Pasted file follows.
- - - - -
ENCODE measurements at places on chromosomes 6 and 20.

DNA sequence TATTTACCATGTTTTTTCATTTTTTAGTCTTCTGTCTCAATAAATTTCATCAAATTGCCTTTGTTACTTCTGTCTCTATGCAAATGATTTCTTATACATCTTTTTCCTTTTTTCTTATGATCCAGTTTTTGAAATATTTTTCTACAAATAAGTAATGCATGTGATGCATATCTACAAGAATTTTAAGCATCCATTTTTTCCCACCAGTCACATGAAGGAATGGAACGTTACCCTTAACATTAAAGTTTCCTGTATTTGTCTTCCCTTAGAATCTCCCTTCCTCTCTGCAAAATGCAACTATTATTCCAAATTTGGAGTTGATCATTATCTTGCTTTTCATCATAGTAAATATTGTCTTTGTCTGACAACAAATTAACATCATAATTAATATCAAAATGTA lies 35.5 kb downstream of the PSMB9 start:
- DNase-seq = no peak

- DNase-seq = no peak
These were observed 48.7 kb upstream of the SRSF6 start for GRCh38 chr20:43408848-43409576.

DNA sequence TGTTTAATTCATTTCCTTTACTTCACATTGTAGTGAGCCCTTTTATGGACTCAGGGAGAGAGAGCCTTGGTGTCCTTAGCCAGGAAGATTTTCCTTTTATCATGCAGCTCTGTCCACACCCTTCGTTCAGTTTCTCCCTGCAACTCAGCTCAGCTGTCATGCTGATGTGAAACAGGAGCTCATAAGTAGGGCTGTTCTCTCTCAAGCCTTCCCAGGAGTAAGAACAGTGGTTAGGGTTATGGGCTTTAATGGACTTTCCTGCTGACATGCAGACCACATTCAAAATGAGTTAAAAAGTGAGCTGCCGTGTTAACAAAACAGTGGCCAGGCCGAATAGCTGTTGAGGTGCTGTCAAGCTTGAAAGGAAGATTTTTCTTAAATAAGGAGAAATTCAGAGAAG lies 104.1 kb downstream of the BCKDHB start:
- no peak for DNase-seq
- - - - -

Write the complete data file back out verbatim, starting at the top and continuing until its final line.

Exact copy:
ENCODE measurements at places on chromosomes 6 and 20.

DNA sequence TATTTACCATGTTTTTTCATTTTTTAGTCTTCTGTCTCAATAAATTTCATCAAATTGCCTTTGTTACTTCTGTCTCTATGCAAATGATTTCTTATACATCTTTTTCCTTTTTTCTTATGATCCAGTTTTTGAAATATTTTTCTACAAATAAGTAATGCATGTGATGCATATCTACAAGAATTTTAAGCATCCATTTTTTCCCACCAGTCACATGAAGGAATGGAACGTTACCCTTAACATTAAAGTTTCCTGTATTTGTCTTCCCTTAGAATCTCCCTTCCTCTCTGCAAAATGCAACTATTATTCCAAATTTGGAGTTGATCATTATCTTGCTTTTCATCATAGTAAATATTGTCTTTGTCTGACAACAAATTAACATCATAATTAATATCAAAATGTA lies 35.5 kb downstream of the PSMB9 start:
- DNase-seq = no peak

- DNase-seq = no peak
These were observed 48.7 kb upstream of the SRSF6 start for GRCh38 chr20:43408848-43409576.

DNA sequence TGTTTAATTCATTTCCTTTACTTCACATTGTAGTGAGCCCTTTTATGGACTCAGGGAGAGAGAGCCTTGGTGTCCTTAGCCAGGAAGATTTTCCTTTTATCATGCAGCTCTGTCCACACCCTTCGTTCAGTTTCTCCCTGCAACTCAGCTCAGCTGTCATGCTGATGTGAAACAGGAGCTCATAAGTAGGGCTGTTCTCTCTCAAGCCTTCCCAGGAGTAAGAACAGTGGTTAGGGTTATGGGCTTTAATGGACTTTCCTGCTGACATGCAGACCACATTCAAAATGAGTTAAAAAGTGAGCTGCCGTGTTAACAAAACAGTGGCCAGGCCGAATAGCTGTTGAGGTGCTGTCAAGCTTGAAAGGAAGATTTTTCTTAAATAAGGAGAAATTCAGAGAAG lies 104.1 kb downstream of the BCKDHB start:
- no peak for DNase-seq